Three Reasons Why Disappointment Should Get You Going as an Entrepreneur

By Okenyi Sunday Chinweike

man wearing brown suit jacket mocking on white telephone
Photo by Moose Photos on Pexels.com

A wave of unhappiness and annoyance called disappointment occasionally knocks on every person’s door. It frequently causes one to doubt their core competency and forces them to resist seeing the wider picture.

Disappointment will creep in as an entrepreneur once your sales prediction and market share fall short of expectations, and as it creeps, the havoc it wrecks in the head will always reflect on the functioning of the business.

Young entrepreneurs frequently experience disappointment. Young entrepreneurs frequently, albeit mistakenly, believed that nothing would prevent their ideas from capturing a fair share of the market. However, in the short term, sharp disappointment cut through the wave of their resolve and cast doubt on every plan as to why it might have gone wrong.

In fact, for some entrepreneurs, disillusionment begins as soon as they decide to pitch  their business ideas to well-known figures in the industry, who then doom the idea’s chances of success—this is known as the “dream killer.” It can also rear its ugly head from the day an entrepreneur chose to bootstrap their business and needed a team of supporters, but none showed up since they either did not key into the idea  or believed they had more important things to do with their time.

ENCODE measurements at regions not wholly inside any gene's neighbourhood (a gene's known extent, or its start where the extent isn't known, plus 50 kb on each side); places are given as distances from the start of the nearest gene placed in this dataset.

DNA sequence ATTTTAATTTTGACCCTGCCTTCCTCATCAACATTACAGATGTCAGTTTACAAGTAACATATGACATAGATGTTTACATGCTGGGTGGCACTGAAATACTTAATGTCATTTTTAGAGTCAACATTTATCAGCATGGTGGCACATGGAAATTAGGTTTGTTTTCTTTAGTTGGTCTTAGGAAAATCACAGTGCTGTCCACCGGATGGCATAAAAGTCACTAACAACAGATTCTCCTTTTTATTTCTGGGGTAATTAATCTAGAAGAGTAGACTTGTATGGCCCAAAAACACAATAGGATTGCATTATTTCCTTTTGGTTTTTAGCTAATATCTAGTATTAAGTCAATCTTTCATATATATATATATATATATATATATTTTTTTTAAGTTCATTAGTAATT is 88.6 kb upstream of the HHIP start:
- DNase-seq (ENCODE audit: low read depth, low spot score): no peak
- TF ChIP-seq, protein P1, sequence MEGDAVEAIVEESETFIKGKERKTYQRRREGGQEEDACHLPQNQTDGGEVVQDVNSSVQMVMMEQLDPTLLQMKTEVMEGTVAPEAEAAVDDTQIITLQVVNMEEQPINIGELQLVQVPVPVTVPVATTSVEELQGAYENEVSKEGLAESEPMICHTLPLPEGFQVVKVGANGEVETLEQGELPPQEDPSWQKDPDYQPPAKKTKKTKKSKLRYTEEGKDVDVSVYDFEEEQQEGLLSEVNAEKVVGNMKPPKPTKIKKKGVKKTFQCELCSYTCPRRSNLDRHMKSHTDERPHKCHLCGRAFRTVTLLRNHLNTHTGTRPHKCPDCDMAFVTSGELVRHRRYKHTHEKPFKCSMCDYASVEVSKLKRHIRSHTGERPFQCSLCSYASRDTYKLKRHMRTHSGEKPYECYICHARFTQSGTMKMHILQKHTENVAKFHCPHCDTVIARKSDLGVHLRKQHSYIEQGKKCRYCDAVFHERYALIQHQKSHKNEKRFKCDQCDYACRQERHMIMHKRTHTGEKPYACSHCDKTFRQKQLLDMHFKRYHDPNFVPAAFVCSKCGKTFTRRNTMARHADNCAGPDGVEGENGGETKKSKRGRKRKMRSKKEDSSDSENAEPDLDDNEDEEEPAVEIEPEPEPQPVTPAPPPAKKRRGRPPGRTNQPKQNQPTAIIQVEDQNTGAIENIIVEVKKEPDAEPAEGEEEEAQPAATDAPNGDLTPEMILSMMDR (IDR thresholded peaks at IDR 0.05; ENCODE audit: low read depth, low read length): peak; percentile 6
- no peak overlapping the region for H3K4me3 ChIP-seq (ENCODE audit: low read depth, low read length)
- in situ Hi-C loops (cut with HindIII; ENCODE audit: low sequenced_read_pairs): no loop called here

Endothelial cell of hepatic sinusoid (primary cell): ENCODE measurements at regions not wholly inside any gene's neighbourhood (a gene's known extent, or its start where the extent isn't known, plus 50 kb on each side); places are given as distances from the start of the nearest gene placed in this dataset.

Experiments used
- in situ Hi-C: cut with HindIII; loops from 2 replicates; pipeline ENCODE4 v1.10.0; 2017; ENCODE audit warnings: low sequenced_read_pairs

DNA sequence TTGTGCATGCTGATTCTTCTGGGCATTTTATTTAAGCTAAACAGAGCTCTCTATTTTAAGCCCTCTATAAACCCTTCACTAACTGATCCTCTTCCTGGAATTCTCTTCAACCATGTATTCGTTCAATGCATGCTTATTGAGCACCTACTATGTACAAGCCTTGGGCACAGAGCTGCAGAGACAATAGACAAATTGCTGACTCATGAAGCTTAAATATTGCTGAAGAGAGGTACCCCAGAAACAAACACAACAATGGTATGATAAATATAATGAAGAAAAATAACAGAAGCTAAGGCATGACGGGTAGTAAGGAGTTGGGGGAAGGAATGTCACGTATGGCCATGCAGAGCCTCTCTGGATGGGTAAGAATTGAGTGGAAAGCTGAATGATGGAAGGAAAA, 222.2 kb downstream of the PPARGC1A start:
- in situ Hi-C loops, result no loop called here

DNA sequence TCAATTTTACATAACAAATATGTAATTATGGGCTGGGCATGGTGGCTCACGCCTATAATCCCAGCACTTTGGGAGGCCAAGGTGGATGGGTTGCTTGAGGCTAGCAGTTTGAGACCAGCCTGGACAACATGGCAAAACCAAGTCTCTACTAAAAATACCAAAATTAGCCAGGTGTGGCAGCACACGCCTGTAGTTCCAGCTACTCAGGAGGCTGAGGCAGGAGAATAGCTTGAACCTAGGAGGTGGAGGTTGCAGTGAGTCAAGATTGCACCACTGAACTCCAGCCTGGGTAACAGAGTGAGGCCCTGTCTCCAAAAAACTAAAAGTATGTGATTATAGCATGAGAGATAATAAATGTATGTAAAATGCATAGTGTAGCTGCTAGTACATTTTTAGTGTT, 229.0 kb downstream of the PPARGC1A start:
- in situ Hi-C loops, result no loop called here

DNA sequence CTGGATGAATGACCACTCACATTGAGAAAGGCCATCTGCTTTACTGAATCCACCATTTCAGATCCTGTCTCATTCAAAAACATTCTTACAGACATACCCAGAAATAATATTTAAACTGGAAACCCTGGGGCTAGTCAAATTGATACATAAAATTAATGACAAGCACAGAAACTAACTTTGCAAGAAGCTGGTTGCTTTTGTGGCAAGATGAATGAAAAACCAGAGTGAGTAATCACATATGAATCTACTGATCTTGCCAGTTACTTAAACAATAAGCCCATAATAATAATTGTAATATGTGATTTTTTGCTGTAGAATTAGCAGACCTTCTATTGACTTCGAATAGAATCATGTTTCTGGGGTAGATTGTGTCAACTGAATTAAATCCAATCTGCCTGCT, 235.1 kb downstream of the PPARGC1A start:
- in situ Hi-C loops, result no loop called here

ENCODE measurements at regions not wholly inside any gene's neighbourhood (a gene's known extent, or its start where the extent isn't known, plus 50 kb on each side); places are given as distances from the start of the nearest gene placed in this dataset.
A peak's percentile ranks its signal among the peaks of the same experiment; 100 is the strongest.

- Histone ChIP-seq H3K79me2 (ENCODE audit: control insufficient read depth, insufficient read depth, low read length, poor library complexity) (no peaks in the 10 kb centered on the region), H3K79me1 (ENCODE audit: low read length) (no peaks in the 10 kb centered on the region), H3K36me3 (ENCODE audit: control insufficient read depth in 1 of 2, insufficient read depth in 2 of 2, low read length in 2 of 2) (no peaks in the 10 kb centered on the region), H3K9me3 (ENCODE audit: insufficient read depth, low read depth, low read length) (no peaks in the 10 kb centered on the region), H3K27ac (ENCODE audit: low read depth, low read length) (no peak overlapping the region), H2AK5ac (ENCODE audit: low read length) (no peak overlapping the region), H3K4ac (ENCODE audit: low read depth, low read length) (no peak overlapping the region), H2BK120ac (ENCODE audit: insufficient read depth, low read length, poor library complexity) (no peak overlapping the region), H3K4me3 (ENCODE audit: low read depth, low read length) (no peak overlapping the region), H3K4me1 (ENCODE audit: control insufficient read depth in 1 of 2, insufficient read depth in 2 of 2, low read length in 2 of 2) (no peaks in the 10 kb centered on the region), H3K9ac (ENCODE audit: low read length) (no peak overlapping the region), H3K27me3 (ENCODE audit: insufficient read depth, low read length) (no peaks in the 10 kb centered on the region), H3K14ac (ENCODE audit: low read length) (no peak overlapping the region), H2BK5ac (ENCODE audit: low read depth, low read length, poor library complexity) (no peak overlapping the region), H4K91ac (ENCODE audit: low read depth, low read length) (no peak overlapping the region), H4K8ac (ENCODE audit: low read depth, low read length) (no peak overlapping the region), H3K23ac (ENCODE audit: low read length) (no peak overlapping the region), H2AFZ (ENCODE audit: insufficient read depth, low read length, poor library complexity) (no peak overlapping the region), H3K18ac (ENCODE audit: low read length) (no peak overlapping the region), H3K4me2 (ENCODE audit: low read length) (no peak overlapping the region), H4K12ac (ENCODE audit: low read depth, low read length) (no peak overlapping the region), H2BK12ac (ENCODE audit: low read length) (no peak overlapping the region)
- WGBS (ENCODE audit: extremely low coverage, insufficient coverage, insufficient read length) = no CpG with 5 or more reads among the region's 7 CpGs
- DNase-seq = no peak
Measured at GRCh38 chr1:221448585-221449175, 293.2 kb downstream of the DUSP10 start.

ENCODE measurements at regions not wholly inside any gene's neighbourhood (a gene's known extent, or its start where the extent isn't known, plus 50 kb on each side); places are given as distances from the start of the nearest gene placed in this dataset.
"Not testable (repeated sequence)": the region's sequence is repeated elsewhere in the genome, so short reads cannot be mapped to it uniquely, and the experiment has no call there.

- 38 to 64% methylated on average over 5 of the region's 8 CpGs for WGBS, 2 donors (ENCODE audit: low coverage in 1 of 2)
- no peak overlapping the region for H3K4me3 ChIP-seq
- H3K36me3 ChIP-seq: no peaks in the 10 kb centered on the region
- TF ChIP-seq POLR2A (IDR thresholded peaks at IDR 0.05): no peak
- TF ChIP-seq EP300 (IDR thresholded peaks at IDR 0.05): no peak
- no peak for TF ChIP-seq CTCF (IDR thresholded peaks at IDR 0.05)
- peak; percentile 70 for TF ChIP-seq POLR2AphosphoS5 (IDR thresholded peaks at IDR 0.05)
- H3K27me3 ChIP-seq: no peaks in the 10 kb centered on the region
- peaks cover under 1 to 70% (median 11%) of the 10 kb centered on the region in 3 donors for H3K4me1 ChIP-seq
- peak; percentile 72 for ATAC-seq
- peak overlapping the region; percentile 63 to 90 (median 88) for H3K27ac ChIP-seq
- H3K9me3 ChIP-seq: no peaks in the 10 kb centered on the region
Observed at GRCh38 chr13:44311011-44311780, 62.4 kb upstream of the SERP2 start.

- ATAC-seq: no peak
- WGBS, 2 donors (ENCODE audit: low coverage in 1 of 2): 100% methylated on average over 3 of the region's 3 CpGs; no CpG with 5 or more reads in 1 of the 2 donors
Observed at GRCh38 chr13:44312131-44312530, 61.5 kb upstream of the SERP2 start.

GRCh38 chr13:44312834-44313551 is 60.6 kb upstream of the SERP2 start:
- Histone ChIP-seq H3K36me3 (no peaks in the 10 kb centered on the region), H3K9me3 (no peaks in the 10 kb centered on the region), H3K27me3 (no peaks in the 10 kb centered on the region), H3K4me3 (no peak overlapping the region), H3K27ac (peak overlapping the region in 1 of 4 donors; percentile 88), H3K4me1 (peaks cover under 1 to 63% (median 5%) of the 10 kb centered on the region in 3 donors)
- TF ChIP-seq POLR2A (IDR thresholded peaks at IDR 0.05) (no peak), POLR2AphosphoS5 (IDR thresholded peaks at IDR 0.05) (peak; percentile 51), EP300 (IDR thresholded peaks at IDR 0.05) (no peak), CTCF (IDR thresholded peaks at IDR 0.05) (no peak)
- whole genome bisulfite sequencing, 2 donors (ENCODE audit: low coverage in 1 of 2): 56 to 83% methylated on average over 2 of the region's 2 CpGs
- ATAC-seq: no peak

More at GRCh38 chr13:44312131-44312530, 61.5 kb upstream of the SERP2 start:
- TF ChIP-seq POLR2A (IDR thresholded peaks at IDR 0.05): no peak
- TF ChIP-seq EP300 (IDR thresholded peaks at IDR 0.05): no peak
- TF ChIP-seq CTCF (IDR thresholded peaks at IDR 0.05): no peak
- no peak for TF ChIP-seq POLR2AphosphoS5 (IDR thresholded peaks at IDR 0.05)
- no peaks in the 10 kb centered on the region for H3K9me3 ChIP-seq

How about the first contract you ever thought you had closed, but the potential client decided it would be best to work with someone he had already done business with? In short, he doesn’t trust you to deliver, and as the day goes on, the same thing keeps happening to you.

Disappointments accumulate, and once they do, they become a breeding ground for self-doubt, a lack of enthusiasm for your company, and an unmotivated team—that is, if you had a staff that believed in your business concept; some don’t until results started to show.

There are several defence mechanisms against disappointment that can be used, but we’ll focus on the most crucial ones.

Hold the future, for the vision you have had for the business.

Don’t be intimidated when the odds are stacked against you. One voracious warrior can overpower ten apathetic men.

Vikings

Every entrepreneur experiences a significant setback. What really matters is how each person responded to it. Others confront it head-on. Some give up and change their minds. But strictly speaking, forgetting their visions was what led the latter to give up on their business, not disappointment.

One day, I was speaking with the proprietor of a retail establishment. He is doing incredibly well after going through and surviving a business collapse. He admitted to me that during his difficult time, he was on the verge of giving up but he clung to the original motivation of starting his business. At the time of his business’ conception, he had decided that he didn’t care about money so much as getting the problem fixed, which was of the utmost importance to him and that changed everything.